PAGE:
People who subscribed to Ranczo ideals thought that you could create a better world by eradicating common human vices. They were wrong. Pride, as all of tradition teaches us, is the downfall of the ambitious. No, dear reader in 2006. The EU will not make Poland better. It will instead try to send inbred brown rapists to your daughter’s middle school under the full protection of the state.
In another dialogue, the four storefront drunks talk about how EU will one day exploit them as cheap foreign labor and on top of it, ban their favorite activity. Which of course is open-air drinking as long as they hide the bottle from the passing village policeman. Who in turn, in accordance with prevailing social mores, pretends to not-see them drinking illegal moonshine. One character drives his point home: “Have you ever heard about open air drinking in the EU?”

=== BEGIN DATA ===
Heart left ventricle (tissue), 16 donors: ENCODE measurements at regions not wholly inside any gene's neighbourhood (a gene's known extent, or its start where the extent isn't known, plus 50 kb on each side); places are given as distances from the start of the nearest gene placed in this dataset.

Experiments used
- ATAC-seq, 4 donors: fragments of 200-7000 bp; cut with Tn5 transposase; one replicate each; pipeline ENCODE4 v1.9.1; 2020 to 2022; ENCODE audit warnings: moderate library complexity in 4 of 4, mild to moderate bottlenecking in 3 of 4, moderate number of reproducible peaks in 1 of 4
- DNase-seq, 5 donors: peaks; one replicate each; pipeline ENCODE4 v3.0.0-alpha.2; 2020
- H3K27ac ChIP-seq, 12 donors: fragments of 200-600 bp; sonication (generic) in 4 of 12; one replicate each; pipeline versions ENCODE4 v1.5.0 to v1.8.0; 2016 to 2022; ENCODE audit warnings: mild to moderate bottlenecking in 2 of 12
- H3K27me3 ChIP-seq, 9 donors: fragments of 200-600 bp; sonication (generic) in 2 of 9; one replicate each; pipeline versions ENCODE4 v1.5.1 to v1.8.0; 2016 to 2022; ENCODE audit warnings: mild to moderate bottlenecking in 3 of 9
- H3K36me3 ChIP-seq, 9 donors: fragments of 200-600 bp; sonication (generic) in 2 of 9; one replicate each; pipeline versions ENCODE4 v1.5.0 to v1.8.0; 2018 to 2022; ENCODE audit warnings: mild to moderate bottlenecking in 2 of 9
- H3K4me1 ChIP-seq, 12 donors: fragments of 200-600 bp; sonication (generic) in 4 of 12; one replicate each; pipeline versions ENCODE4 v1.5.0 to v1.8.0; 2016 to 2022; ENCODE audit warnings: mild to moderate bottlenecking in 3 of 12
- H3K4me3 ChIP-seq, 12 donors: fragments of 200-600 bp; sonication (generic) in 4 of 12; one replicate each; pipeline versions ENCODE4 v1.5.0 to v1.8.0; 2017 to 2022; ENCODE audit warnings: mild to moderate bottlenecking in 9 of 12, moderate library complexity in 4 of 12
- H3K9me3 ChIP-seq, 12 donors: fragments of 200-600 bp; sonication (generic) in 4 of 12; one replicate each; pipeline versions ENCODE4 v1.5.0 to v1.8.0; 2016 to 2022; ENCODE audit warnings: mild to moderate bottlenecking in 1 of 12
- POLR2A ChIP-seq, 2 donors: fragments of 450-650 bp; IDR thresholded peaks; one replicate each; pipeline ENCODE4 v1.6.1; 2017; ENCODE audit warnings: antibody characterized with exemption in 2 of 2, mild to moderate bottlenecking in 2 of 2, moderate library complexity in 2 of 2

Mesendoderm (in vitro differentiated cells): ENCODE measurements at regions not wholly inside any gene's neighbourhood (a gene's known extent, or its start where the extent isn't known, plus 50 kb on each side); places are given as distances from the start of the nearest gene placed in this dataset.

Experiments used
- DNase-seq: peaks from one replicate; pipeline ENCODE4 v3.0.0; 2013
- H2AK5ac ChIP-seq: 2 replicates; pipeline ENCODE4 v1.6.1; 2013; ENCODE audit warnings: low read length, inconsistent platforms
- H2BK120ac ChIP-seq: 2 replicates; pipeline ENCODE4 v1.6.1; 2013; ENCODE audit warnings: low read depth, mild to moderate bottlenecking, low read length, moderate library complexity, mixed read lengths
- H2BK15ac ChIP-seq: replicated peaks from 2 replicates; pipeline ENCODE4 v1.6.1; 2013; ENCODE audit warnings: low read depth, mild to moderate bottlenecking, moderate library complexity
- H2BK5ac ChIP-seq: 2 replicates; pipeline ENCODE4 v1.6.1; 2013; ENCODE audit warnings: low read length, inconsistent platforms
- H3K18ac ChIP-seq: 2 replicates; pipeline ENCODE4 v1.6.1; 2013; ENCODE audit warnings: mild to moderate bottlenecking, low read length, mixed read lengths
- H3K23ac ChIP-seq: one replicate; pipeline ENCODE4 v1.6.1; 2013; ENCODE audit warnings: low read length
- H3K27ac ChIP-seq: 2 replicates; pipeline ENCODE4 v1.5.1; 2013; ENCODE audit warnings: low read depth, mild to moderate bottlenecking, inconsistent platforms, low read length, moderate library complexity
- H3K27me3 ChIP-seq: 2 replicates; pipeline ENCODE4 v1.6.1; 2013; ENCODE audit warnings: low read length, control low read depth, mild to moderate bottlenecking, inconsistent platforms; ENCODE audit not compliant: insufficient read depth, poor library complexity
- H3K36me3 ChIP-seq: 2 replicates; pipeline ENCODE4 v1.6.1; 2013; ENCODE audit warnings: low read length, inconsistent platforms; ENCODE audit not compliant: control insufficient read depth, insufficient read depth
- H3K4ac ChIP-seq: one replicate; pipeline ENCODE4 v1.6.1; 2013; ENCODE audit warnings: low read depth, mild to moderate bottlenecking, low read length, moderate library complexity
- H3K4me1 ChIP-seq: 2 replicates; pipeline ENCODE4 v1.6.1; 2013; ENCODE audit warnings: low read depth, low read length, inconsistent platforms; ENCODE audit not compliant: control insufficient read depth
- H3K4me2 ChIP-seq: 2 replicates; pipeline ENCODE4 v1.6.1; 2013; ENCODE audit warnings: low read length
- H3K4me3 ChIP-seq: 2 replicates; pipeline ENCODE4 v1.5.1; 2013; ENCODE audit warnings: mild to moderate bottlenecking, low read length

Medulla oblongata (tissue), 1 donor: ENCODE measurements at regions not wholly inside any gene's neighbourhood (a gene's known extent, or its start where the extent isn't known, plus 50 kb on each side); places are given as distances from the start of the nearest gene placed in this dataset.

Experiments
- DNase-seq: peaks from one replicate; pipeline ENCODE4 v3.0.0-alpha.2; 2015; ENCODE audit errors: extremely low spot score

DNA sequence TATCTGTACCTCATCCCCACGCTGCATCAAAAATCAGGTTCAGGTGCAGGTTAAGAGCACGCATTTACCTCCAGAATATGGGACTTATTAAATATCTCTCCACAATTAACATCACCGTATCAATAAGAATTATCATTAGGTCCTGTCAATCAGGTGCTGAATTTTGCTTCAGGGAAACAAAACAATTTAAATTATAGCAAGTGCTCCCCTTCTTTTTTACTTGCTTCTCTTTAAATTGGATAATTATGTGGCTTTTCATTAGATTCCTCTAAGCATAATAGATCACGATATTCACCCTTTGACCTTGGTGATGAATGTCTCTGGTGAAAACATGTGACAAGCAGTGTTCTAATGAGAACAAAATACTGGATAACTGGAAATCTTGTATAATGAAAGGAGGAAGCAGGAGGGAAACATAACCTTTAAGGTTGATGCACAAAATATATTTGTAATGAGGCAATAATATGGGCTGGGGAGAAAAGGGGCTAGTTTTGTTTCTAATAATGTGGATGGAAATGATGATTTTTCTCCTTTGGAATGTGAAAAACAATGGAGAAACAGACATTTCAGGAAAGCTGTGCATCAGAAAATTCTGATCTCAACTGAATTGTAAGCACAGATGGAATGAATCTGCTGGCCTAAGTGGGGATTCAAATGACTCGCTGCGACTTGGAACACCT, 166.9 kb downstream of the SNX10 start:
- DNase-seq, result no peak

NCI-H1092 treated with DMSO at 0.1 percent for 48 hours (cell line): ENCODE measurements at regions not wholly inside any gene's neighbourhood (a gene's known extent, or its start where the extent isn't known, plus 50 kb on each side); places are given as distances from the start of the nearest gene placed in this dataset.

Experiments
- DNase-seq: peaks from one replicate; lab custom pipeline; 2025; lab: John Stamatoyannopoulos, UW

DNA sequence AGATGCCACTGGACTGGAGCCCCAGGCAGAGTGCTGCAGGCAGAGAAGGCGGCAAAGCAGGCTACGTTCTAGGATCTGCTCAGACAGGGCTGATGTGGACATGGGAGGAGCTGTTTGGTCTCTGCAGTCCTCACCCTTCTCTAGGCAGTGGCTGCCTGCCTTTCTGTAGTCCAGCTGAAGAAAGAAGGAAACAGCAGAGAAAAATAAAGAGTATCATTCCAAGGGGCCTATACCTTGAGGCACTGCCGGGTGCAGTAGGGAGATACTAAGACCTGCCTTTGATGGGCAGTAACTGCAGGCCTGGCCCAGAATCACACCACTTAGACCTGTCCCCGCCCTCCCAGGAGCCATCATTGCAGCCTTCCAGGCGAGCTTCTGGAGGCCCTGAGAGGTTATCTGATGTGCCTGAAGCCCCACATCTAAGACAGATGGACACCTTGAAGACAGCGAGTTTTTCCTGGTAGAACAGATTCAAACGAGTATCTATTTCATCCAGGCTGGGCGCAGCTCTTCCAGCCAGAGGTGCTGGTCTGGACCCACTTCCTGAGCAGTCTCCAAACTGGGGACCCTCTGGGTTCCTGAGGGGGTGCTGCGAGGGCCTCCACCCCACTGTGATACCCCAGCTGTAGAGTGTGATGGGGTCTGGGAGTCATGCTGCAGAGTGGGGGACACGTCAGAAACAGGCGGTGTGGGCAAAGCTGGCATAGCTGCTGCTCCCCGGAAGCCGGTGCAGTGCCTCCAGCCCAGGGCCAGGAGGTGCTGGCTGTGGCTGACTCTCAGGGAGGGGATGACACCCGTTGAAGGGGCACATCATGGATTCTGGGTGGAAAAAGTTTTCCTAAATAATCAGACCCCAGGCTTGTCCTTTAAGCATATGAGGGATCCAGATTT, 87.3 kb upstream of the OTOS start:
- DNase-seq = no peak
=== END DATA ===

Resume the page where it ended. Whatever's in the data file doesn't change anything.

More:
Ten years later, the EU murdered the eleven-year-old Ebba Åkerlund in a country where there is no open-air drinking of moonshine. It humiliated our entire civilization in Rotherham and ignited the Gilet Jaunes uprising. No, reader from 2006, the EU can’t fix Poland’s problems. The EU is the enemy.
Ranczo is an allegory for Poland itself, with the various the characters representing certain national archetypes.
Kusy and Lucy
Lucy. The main character, who is a young, recently-divorced Polish-American woman who moves into the village and brings Progress with her. She teaches English to children and birth control to teenagers. She solves everyone’s problems with her cheery can-do attitude. She’s Poland’s westward gaze, a hope that “this half” of our identity will lift us above the eastern backwardness.